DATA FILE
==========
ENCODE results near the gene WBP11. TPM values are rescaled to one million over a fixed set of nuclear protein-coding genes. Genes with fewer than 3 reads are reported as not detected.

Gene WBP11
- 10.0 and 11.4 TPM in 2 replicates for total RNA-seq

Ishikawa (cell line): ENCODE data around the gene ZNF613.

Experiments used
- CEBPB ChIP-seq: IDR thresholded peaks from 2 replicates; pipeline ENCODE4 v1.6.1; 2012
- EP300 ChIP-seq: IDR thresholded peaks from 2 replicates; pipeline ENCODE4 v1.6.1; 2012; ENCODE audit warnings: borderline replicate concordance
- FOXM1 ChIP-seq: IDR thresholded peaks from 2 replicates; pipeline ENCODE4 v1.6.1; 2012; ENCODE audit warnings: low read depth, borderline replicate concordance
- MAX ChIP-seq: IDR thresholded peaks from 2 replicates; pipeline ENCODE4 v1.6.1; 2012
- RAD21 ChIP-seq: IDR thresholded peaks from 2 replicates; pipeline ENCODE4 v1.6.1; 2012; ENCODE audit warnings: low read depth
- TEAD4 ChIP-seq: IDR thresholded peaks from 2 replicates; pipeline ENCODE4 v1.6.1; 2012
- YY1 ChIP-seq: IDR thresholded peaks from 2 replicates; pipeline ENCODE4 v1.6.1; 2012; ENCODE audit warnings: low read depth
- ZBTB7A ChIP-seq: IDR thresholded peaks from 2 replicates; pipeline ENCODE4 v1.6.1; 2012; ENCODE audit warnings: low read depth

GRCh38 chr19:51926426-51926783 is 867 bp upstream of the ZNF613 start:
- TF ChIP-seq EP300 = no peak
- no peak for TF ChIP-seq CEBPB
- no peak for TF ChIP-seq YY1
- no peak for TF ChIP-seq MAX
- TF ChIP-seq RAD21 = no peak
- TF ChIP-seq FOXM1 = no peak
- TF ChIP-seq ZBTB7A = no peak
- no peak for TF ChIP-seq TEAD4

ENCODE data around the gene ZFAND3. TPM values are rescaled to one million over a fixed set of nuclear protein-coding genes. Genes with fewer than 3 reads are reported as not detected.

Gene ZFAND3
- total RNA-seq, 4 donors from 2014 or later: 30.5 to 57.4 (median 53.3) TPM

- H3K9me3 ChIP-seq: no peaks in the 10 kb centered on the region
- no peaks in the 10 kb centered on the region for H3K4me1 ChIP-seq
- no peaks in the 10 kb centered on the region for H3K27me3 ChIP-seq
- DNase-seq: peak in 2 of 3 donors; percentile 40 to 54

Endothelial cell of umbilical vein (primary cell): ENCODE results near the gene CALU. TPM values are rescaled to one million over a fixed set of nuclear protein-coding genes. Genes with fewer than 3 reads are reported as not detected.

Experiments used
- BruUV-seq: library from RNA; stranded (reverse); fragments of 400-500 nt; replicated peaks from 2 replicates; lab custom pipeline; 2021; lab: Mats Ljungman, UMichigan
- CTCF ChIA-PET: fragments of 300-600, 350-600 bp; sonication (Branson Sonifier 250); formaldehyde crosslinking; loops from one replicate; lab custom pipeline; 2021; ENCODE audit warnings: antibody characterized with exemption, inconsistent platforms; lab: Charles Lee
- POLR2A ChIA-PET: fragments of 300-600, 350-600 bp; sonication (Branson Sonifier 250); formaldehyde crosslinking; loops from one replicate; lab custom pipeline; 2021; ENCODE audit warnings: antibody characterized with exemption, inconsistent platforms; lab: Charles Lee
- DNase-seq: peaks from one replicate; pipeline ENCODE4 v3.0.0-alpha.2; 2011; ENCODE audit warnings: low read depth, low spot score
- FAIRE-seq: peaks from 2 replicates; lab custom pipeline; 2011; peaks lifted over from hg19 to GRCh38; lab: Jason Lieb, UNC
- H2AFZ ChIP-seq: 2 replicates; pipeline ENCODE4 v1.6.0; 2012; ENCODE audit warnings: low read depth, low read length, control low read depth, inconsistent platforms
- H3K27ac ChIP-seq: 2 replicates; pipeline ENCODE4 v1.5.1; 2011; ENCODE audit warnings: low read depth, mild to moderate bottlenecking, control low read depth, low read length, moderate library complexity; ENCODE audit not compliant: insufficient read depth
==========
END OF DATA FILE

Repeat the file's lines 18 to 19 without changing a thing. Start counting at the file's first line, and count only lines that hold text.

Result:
- no peak for TF ChIP-seq MAX
- TF ChIP-seq RAD21 = no peak